The House Ethics Committee on Thursday said it is reviewing allegations that Rep. Ronny Jackson (R-Texas) may have violated ethics rules.

The committee’s chairman, Rep. Ted Deutch (D-Fla.), and top Republican, Rep. Jackie Walorski (Ind.), said in a statement that the panel has extended its review of Jackson after receiving a referral from the Office of Congressional Ethics (OCE), an independent watchdog, in late December.

The statement from the House Ethics Committee did not detail the allegations against Jackson.

But a spokesperson for Jackson said that the review concerns his campaign finance activities and that the former White House physician-turned-lawmaker has cooperated with the investigation.

Jackson’s office also accused the OCE, which investigates allegations of misconduct by members of both parties, of being a “partisan” and “liberal” group.

“The Office of Congressional Ethics (OCE) is a partisan group known for pursuing frivolous witch-hunts. Despite this, Congressman Jackson cooperated fully with OCE by providing detailed explanations regarding questions they had about his campaign finance report,” the Jackson spokesperson said.

“As a strong voice for conservative values, Congressman Jackson is regularly the target of liberal groups like OCE. Nonetheless, he understands that the Ethics Committee had a duty to acknowledge it is looking into the OCE’s claims as defined by House Rules. Congressman Jackson has nothing to hide and will continue his cooperation,” the spokesperson said.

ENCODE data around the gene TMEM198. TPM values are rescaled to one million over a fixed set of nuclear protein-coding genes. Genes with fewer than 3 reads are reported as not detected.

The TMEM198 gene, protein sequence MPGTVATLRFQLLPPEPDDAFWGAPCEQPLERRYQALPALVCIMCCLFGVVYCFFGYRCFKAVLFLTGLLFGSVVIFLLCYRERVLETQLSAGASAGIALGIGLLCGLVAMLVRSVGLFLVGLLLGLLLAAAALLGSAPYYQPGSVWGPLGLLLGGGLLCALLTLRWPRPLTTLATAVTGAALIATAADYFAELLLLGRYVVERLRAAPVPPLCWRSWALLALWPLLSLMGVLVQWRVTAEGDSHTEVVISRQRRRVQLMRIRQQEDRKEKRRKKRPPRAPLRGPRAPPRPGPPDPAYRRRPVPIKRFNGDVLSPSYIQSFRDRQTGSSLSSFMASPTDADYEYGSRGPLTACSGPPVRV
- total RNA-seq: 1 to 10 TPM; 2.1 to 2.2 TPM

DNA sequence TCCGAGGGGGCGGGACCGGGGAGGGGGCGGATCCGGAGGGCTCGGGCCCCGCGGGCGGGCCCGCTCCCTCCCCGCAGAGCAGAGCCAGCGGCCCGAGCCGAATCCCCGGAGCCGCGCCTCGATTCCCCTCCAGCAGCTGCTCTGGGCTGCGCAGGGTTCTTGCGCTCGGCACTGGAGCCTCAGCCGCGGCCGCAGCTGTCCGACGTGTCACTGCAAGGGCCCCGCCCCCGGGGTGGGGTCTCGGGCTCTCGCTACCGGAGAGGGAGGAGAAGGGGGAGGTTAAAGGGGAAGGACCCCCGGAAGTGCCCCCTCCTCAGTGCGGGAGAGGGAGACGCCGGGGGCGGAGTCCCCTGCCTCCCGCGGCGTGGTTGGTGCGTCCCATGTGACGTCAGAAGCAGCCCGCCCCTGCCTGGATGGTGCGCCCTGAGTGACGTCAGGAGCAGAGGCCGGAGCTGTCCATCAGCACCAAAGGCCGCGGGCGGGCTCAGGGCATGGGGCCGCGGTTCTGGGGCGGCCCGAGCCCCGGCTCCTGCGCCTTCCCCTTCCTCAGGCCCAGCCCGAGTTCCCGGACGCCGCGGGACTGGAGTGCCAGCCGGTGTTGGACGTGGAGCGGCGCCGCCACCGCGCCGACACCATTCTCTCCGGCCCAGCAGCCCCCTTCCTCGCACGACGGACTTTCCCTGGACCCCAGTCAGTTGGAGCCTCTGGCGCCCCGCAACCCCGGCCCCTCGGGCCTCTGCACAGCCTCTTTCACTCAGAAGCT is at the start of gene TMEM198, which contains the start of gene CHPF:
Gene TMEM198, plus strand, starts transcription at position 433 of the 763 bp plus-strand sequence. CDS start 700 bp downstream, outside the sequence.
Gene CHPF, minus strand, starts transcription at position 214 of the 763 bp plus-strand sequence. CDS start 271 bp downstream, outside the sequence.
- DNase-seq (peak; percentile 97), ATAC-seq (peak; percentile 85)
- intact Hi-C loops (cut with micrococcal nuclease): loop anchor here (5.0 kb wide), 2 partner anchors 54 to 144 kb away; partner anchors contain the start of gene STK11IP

The spokesperson would not further specify what questions the OCE had about Jackson’s campaign finance activities.

Jackson, who served as White House physician under former Presidents Obama and Trump, is in his first term in Congress.

The OCE investigates allegations against House members and then makes referrals to the House Ethics Committee if it believes allegations merit further review.

The House Ethics Committee is required to either make the OCE report public or vote to extend a review of the matter and disclose its decision.

The public release of an OCE report can be further delayed if the Ethics Committee decides to launch a formal investigation of a lawmaker’s alleged misconduct. But the OCE’s findings must be released by the end of the investigation.

The OCE can only make referrals or recommendations to the House Ethics Committee. The House Ethics Committee has the sole authority to determine whether any punishment, such as fines, are warranted if it concludes that a lawmaker violated ethics rules.

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